Can I use Structure Sensor (Mark II) for prosthetics and orthotics?

One of the best uses for our sensor is for custom orthotics and prosthetics.

In another lifetime, doctors needed to use foam or plaster to create molds of their patients' limbs. This was expensive and time-consuming, and there was always the chance that the mold would become damaged during delivery.

Now, with the convenience of commercial 3D sensors and specific app support, what could take hundreds of dollars and several days can be done much more inexpensively, and close to instantaneously.

To begin, please take a look at these pages:

You can also take a look at this sample foot scan we created with our original Structure Sensor, as well as download it for your own uses:


What equipment do I need?

  • Structure Sensor (Mark II)
  • Lightning cable (or USB-C cable, depending on your iPad model)
  • Compatible iPad
  • matching bracket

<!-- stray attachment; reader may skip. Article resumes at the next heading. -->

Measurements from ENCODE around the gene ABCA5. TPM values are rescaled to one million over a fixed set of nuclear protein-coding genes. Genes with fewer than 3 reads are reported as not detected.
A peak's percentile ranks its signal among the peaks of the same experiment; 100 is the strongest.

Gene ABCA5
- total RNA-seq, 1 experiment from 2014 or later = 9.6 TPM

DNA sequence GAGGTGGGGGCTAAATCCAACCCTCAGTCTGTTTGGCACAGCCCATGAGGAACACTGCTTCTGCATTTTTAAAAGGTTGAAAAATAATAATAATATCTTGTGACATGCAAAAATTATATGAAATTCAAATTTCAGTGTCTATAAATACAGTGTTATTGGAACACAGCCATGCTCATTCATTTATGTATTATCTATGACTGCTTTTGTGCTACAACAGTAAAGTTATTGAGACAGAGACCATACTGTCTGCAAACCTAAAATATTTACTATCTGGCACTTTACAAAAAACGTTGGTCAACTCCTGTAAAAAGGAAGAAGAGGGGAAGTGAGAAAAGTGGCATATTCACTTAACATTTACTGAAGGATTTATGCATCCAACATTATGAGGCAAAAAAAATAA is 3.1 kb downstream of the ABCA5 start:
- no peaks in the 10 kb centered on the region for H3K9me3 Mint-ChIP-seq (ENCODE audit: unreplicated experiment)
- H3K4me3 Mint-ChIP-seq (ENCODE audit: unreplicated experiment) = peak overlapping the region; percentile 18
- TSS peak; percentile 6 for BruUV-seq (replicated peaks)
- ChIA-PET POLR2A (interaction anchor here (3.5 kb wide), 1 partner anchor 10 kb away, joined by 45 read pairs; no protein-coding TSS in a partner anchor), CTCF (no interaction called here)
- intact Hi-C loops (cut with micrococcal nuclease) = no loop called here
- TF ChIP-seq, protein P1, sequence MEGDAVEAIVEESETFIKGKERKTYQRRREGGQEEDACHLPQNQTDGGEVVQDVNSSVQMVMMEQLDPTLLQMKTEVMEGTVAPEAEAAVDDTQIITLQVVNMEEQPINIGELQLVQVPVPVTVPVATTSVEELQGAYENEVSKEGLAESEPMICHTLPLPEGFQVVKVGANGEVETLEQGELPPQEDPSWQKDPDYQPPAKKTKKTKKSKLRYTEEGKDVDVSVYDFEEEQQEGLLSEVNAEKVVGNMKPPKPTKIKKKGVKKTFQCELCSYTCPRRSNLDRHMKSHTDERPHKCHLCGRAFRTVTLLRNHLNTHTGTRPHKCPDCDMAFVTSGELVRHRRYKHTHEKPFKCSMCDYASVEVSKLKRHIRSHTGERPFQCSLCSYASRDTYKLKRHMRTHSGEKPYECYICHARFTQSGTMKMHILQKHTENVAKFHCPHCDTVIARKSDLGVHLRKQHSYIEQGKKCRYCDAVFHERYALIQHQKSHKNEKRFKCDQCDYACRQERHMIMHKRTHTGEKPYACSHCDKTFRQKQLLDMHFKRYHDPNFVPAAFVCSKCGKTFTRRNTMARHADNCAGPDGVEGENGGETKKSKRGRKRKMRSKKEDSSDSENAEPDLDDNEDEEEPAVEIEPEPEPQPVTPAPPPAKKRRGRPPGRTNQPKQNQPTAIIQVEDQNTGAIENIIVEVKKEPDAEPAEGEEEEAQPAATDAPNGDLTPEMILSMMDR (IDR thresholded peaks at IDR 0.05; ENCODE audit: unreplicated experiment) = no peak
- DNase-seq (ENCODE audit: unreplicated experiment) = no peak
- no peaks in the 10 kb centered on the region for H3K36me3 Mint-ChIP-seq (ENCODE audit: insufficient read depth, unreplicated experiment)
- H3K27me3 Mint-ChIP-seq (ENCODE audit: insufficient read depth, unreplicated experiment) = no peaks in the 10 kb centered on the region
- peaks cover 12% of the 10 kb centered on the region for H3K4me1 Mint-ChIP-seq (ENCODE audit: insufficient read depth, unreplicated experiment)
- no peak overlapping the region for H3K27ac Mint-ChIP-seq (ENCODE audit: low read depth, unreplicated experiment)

While we do not sell iPads, the remaining equipment can be purchased through our web store.

TechMed3D also sells some orthotic/prosthetic-specific hardware here.


What software do I need?

The software you use depends on how technically-savvy you consider yourself.

You can find more general 3D-scanning apps here. These will require you to further prepare the file and find a manufacturer.

If you want more orthotic/prosthetic-specific apps, please check out these medical apps.


Will your sensor be accurate enough?

Thousands of physicians across the world have used our sensors to replace their traditional foam and plaster molds. 

The precision of Structure Sensor (Mark II) can be found on this chart.
We are still collecting data and running case studies but, from what we have seen working with professionals in the field is that, most measurements are within 1-2% when verified against a manual tape measure or existing blueprints.

You can find more of the technical specification of the Structure Sensor here.

Did this answer your question? Thanks for the feedback There was a problem submitting your feedback. Please try again later.

Still need help? Contact Us Contact Us